The chart above shows the per capita annualized nominal gross domestic product (GDP) in each US state as of the second quarter of 2019 in dollars, the change from the previous quarter, and the GDP one year prior. Every single state's per capita GDP grew both over the past quarter and the past year.
- The difference between the state with the largest per capita GDP, Massachusetts, and the state with the smallest, Mississippi, is $50,648.74 (up from $50,144.85 last quarter and up from $48,046.88 last year). Massachusetts and Mississippi had the largest and smallest per capita GDP respectively both last quarter and last year.
- Massachusetts has 2.27 times the per capita GDP that Mississippi does. The ratio of largest per capita GDP to smallest per capita GDP was the same as 2.27 last quarter and up from 2.24 last year.
- The median per capita GDP in the 50 US states is $62,593.80 (up from $61,971.46 last quarter and up from $60,699.97 last year) and the mean $64,278.35 (up from $63,584.66 the previous quarter and up from $61,989.25 last year).
- All 50 states saw their per capita GDP rise in current dollars from the previous quarter.
- All 50 states saw their per capita GDP rise in current dollars from last year.
- GDP data is from the second quarter of 2019, the first quarter of 2019, and the second quarter of 2018.
- Census data is from 2010.
- The data is seasonally adjusted in current dollars.
- Growth rates may differ from those provided by the Bureau of Economic Analysis as the BEA's growth rates are based on chained dollars in conjunction with the chain index or the quality index for real GDP.
- All figures are rounded to the nearest hundredth.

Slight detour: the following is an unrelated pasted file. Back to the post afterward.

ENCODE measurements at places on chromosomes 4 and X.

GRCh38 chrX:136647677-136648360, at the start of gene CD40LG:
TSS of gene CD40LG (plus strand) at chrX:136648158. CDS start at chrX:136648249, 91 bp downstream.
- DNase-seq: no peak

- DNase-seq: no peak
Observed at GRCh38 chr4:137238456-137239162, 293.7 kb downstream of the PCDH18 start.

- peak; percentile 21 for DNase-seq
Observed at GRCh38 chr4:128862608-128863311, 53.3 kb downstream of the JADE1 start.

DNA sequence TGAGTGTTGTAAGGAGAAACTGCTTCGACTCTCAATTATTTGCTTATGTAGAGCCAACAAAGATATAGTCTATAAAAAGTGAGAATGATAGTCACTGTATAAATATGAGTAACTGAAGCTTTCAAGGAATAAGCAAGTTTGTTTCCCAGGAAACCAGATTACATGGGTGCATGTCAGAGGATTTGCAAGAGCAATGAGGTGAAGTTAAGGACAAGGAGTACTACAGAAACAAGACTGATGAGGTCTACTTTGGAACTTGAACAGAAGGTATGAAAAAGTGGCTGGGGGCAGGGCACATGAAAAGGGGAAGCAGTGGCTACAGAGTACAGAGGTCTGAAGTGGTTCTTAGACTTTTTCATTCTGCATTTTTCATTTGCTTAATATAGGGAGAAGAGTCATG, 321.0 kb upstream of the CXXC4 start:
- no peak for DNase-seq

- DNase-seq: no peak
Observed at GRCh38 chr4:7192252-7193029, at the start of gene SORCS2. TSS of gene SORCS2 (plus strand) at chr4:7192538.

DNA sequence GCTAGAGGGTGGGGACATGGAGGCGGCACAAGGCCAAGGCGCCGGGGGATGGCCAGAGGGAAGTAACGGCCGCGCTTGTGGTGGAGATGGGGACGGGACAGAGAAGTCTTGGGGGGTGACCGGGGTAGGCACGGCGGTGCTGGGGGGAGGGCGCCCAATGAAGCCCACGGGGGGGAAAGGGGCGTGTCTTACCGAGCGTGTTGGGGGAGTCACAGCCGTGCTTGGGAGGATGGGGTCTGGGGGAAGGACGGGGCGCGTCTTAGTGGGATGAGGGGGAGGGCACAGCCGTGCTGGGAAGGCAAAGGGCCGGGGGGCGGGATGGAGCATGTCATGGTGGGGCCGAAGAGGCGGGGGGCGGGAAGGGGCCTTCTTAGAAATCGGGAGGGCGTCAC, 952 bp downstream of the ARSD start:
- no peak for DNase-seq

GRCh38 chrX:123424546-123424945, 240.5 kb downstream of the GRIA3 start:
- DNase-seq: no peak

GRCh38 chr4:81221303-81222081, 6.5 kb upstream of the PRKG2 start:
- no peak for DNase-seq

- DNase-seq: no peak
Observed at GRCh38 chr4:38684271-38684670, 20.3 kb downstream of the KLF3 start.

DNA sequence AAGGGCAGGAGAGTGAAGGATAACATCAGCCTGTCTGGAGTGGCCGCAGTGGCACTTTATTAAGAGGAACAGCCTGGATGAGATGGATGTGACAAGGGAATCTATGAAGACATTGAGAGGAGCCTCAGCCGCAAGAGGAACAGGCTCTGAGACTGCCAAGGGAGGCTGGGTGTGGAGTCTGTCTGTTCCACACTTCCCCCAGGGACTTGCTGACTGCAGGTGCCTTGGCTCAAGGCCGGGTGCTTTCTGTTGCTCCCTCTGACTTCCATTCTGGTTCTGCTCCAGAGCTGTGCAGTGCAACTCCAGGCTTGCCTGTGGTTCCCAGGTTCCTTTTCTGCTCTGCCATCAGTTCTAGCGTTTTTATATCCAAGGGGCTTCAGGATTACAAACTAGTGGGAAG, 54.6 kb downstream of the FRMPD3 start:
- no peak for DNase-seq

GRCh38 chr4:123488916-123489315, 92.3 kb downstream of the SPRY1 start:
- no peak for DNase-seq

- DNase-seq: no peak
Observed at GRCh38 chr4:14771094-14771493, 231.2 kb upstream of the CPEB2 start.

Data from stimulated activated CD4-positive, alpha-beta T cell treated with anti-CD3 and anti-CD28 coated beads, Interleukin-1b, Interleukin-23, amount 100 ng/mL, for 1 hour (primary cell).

In absolute terms, West Virginia saw the smallest increase over the previous quarter with a gain of $286.34. Washington had the largest growth with a gain of $1,286.97. Year over year, West Virginia had the smallest increase with a gain of $621.85 while Washington had the greatest increase with a gain of $4,977.75.
In relative terms, West Virginia had the smallest increase over the previous quarter with a 0.68% gain in per capita GDP while Texas had the greatest increase with a 1.59% rise in per capita GDP. Year over year, West Virginia had the smallest growth with a 1.49% rise in per capita GDP while Washington had the largest growth with a 5.95% rise in per capita GDP.
The number of states with a per capita GDP of over $85,000 increased from two last year to three the previous quarter and three this past quarter. Conversely, the number of states with a per capita GDP of less than $50,000 went from eight last year to six the previous quarter and five this past quarter.
Kansas (went from 30th highest per capita GDP to 29th highest) surpassed one state over the previous quarter. On the flip side, Ohio (from 29th to 30th) was bested by one state over the quarter. Year over year, Vermont (40th to 37th) rose three spots. California (6th to 5th), Texas (11th to 10th), Hawaii (15th to 14th), Illinois (17th to 16th), Nevada (22nd to 21st), Oregon (23rd to 22nd), Wisconsin (29th to 28th), and South Carolina (42nd to 41st) each surpassed one state. Conversely, South Dakota (21st to 23rd) and Oklahoma (37th to 39th) were each bested by two states from the previous year. Delaware (5th to 6th), Maryland (10th to 11th), Wyoming (14th to 15th), Nebraska (16th to 17th), Kansas (28th to 29th), Michigan (39th to 40th), and Montana (41st to 42nd) were each bested by one state.
|State||Second Quarter 2018||First Quarter 2019||Second Quarter 2019|
US Bureau of Economic Analysis. 2019. "GDP by State." Accessed November 14, 2019. https://www.bea.gov/data/gdp/gdp-state.
United States Census Bureau. September 2012. "United States Summary: 2010: Population and Housing Unit Counts." Accessed January 23, 2018. https://www.census.gov/prod/cen2010/cph-2-1.pdf.